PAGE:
Oral Answers to Questions — European Security

– in the House of Commons at 12:00 am on 30 April 1959.

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Photo of Mr Denis Healey Mr Denis Healey , Leeds East 12:00, 30 April 1959

asked the Prime Minister to what extent he has explained his proposals for the limitation and control of armaments in Europe to the Chancellor of the German Federal Republic.

Photo of Mr Harold Macmillan Mr Harold Macmillan , Bromley

I have nothing to add to what my right hon. and learned Friend the Foreign Secretary said on 15th April in answer to questions on this subject and to what both my right hon. Friends said in the foreign affairs debate on 27th April.

Photo of Mr Denis Healey Mr Denis Healey , Leeds East

Is not the Prime Minister aware that the German Chancellor has said that these proposals were presented to him in so vague a form that he was unable to come to any conclusion about them, and that the French Foreign Minister yesterday made a similar remark in the French Assembly? How does the Prime Minister expect to be able to negotiate with the Soviet Union in this field, which so many of us feel to be far the most hopeful for the negotiations, if even the allied Governments do not understand what he wants?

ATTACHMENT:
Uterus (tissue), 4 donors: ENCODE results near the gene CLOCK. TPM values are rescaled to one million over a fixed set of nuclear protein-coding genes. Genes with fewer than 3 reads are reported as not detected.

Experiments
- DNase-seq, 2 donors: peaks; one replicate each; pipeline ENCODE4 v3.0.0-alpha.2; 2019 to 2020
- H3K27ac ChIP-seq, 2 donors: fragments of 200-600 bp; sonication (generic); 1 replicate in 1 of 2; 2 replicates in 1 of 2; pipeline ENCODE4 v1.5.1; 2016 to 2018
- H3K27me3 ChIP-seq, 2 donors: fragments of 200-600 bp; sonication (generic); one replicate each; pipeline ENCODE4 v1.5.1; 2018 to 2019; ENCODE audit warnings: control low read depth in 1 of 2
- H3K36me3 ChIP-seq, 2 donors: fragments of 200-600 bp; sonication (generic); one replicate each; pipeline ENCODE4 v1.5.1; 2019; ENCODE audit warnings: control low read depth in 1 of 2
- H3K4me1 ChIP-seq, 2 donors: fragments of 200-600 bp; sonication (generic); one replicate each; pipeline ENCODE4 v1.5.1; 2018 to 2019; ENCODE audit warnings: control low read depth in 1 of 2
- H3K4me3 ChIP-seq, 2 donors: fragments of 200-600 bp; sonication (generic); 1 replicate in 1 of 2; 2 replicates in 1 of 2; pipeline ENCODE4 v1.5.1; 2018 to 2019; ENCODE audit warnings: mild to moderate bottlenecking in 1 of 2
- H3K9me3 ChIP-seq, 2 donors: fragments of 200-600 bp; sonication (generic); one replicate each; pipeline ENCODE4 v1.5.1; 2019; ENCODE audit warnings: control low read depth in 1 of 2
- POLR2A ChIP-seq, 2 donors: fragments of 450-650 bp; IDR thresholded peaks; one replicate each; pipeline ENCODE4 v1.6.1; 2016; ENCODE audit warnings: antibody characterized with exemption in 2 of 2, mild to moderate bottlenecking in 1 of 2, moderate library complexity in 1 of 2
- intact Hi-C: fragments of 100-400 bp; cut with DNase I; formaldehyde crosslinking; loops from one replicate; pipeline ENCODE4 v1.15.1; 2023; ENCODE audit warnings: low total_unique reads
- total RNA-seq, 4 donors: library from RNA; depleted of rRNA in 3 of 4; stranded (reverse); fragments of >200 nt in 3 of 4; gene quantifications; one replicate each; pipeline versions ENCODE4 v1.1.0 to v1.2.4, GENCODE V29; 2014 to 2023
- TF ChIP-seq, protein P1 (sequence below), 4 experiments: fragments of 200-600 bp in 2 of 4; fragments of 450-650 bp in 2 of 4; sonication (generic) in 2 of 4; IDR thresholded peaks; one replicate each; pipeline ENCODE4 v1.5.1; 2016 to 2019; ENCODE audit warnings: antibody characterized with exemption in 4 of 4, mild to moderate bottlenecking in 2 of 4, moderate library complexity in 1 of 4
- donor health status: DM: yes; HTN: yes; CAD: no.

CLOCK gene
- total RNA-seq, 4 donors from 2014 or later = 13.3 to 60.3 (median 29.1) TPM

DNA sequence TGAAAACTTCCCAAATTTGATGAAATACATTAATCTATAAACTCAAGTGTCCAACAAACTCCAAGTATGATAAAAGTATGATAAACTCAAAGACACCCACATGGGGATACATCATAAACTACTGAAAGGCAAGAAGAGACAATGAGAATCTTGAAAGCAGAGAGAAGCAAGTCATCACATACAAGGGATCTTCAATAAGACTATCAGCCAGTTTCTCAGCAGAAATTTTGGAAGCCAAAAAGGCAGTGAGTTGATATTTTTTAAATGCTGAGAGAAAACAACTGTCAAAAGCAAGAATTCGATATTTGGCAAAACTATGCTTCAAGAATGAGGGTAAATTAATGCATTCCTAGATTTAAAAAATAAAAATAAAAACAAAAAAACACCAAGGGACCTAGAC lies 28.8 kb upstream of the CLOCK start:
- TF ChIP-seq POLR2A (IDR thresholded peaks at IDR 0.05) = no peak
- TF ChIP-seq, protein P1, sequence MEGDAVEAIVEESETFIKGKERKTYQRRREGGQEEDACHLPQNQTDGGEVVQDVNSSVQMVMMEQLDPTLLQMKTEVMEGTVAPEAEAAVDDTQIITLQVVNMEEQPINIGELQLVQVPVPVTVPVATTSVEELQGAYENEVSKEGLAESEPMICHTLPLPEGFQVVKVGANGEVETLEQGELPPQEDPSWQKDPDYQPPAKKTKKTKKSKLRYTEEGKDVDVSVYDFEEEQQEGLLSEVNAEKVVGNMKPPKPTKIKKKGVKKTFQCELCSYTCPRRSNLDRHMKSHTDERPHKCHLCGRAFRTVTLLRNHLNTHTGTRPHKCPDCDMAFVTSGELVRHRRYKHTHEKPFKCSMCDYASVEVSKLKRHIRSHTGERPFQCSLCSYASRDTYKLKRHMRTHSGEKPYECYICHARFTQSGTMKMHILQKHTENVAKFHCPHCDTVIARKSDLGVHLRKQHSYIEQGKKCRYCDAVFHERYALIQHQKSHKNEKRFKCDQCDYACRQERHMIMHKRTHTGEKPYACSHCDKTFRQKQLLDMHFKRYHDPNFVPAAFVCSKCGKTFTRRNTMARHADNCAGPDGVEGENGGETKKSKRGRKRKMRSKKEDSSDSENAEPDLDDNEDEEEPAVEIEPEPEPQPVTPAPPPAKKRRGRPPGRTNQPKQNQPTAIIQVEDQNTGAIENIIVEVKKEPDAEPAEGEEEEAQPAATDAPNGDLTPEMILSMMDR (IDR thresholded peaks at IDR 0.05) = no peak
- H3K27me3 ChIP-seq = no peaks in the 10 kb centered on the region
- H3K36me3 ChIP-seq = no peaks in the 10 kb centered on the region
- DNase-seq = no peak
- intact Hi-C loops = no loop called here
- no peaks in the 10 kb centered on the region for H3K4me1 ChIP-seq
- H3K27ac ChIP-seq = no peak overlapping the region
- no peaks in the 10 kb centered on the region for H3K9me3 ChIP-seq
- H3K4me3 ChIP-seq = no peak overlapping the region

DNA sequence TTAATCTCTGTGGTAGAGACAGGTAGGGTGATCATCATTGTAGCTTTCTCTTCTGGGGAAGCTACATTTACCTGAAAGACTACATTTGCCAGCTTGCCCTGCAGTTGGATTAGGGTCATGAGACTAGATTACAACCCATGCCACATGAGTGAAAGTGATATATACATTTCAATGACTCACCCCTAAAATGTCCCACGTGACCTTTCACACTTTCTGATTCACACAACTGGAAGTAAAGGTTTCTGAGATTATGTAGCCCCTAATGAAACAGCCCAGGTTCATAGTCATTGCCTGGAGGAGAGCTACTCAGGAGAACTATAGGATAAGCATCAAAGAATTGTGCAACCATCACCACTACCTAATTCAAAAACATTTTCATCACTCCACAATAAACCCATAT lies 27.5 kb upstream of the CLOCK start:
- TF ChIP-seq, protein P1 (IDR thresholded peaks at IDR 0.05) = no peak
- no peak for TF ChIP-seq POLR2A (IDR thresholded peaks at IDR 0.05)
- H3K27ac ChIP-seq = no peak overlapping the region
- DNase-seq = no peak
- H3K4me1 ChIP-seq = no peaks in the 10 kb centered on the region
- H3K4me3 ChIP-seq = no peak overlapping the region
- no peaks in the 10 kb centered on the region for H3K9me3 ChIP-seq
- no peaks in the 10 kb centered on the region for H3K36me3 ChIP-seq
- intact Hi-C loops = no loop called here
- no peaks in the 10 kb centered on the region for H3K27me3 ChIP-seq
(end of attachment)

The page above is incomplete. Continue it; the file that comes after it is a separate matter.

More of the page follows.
Photo of Mr Harold Macmillan Mr Harold Macmillan , Bromley

All these matters have been discussed, first in the Working Group, and yesterday and today in Paris, and I am glad to say that very satisfactory progress has been made in bringing the allied position into harmony.

Photo of Mr Hugh Gaitskell Mr Hugh Gaitskell , Leeds South

In view of the fact that Dr. Adenauer said in his broadcast: I have just now once again had a very careful check made on whether Great Britain has ever made a precise proposal—and one can only discuss precise proposals. I have established that this theme has always been mentioned in only a very vague manner, so that discussion of it was not at all possible does not the Prime Minister feel that it is necessary to clear up for British public opinion exactly what was put to the German Chancellor by the British Government?

Photo of Mr Harold Macmillan Mr Harold Macmillan , Bromley

No. My discussions with the Chancellor were confidential. The purpose of the Working Group and the Foreign Ministers' meeting and the next meeting of the Foreign Ministers is to bring all these matters into a harmonious form, and I think that we have succeeded in doing so.